This monsoon was far from being ‘normal’

While rainfall over the entire country falls under the normal category, distribution of rain has been a far cry from IMD scientists' forecast

By Shreeshan Venkatesh
Published: Sunday 01 October 2017

With the end of September, the monsoon in India also draws to a close. At the end of the four months, India received 841.3mm of rain, five per cent below the normal rainfall of 887.5mm. The monsoon partially vindicates India's met department that had predicted a "normal" monsoon (+20 per cent to –20 per cent departure from the average) during the two long forecasts it issued for the season. Of the 36 meteorological sub-divisions, six sub-divisions across seven states in Central and North India have ended the season with deficits of more than 20 per cent while five subdivisions in Southern, Western and Northeastern parts of the country received rainfall excesses of more than 20 per cent. Overall, around a third of the country received deficit rains by more than 20 per cent.

While rainfall over the entire country falls under the normal category, distribution of rain has been a far-cry from IMD scientists' forecast. Surprisingly, the arid regions in the West and the rain-shadow region of Tamil Nadu have received the highest excesses in rainfall. The worst hit by deficit rains are Uttar Pradesh, Madhya Pradesh and the drought-prone regions of Maharashtra. Eight of Vidarbha's 11 districts are reeling under deficits of more than 20 per cent. The stark nature of the distribution can easily be seen between Western and Eastern Rajasthan. While the arid zone has received rains far above normal, more than half of the districts in Eastern Rajasthan are in the red.

Credit: IMD

Time-wise too, a "new normal" was clearly evident. The monsoon never recovered from a stuttered start which saw progress stall for over 10 days of the western coast. A look at the week-by-week distribution chart of the season shows that the overall normal situation has been arrived more by large excesses cancelling out heavy deficits rather than a balanced or uniform distribution. Less than one-fifth of more than 12,000 weekly observations fall under the normal category. Across the country, weekly distribution shows extreme rain concentrated over a few days interspersed with long periods of heavy deficits. This is the same pattern broadly visible over all regions of the country (No data from some parts of Northeast India). The large number of floods reported from across the country is evidence to the same.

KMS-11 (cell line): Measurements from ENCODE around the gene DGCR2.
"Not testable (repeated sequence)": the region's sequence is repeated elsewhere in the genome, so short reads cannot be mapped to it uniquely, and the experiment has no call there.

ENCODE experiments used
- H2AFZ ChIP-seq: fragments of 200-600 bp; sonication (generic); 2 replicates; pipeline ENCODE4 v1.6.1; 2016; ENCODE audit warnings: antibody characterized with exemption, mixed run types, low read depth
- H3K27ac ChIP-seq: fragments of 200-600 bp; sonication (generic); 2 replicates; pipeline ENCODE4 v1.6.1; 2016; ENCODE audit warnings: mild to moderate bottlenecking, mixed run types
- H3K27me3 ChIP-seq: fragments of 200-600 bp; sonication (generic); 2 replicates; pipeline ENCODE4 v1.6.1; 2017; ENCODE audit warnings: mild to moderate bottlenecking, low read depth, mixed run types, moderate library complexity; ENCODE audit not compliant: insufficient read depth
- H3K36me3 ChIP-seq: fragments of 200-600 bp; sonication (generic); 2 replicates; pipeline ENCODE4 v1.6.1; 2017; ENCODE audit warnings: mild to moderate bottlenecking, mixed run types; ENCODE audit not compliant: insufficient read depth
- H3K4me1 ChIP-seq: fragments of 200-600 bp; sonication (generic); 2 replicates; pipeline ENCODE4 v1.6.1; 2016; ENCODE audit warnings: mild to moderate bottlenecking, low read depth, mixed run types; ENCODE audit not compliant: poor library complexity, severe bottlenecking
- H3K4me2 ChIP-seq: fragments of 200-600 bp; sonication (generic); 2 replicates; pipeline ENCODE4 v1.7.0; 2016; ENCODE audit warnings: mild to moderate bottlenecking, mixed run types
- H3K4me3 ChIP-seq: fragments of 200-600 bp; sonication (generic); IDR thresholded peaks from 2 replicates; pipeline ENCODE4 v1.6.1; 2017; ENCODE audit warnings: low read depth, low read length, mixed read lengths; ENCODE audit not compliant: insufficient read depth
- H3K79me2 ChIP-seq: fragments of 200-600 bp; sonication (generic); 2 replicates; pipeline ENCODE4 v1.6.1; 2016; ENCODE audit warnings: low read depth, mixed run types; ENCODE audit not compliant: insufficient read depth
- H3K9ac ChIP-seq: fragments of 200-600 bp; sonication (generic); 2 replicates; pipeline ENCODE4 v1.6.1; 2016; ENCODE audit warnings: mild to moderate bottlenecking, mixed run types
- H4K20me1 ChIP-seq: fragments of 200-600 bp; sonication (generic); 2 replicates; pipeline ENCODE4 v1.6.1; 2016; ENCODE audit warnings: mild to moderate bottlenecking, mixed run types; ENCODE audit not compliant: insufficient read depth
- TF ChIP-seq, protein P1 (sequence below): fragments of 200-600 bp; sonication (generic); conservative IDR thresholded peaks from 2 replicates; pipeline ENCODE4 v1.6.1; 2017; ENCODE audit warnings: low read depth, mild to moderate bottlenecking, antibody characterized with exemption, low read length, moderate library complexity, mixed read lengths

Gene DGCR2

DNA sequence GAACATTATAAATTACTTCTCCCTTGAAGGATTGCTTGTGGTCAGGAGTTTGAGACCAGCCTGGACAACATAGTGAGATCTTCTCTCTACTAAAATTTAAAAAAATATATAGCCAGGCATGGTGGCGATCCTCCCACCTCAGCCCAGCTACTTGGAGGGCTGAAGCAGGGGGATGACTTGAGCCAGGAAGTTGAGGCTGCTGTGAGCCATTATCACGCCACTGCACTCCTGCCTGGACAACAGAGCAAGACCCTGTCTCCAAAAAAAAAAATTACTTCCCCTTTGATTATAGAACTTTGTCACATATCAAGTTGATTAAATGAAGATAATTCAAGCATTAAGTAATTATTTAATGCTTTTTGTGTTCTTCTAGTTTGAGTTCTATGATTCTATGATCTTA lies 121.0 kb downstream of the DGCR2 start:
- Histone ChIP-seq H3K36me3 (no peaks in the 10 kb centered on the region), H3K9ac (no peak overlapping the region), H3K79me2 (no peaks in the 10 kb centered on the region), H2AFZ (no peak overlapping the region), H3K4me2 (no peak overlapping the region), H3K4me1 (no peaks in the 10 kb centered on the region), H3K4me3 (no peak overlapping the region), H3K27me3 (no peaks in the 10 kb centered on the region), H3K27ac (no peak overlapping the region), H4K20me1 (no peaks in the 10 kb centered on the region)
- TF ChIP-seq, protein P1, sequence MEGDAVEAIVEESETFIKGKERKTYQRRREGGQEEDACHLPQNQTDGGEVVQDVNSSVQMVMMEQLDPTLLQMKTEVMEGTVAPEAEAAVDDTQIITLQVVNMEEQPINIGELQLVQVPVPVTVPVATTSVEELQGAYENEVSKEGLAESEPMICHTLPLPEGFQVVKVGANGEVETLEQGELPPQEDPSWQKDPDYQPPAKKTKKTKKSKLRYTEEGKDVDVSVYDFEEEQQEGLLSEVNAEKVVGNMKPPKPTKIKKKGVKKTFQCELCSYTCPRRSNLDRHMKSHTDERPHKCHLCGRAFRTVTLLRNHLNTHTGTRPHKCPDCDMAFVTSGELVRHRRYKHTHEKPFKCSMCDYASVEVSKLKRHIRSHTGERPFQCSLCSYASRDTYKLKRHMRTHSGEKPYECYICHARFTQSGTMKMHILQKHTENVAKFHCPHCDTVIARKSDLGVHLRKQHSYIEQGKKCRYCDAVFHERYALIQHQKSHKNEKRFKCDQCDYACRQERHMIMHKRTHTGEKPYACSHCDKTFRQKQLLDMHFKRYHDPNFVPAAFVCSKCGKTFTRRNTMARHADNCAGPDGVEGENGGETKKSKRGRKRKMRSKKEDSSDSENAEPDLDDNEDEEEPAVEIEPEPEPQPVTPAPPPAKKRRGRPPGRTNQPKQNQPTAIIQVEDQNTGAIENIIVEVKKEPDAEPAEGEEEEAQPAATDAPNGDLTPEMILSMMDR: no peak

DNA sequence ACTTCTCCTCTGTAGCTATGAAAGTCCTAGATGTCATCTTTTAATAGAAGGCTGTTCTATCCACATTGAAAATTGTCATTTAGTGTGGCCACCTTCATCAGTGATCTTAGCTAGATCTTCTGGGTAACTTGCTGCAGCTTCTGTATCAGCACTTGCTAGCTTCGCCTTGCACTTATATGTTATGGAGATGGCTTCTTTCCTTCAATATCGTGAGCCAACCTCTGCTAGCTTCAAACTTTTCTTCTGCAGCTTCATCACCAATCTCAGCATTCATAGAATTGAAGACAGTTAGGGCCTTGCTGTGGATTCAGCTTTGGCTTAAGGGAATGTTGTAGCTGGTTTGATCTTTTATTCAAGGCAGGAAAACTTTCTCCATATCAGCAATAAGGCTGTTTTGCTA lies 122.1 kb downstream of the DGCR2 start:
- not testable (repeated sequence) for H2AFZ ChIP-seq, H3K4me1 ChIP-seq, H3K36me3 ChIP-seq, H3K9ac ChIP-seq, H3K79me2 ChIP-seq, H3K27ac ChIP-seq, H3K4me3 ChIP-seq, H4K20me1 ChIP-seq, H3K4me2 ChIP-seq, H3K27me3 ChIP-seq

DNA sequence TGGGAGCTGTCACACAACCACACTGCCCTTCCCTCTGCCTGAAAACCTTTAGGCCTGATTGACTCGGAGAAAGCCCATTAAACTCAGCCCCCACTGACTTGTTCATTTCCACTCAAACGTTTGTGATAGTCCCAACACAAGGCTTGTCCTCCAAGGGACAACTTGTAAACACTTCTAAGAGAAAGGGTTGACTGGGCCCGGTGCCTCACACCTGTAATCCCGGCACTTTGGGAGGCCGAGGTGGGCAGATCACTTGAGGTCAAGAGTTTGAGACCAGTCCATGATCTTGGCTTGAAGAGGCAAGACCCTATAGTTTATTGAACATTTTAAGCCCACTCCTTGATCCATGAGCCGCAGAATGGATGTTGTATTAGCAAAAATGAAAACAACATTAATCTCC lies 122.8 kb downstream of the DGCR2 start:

While the final numbers point to a normal monsoon this year, the poor timing could have a profound impact on agriculture. Losses were reported in the first-half of the season from Madhya Pradesh, Maharashtra and Karnataka. A combination of heavy deficits and poor timing of rains in northern India are bound to affect agricultural productivity this season. While drought-like conditions will likely be experienced in large parts of the country, it remains to be seen how many states declare drought with the enforcement of the new drought manual. Under the conditions set by the manual, states are entitled to central assistance for droughts only when they are deemed to be severely hit. The primary indicator is based on rainfall quantity but overlooks distribution—an equally critical factor for agricultural yields.

Although the season has officially ended, meteorologically, the monsoon is currently winding up. According to the IMD, the withdrawal has crossed the National Capital Region and is currently progressing over Uttarakhand, Western UP, Eastern Rajasthan and Gujarat. Some parts of the South and Northeast India are expected to receive some of the last showers of the current monsoon season over the coming days.

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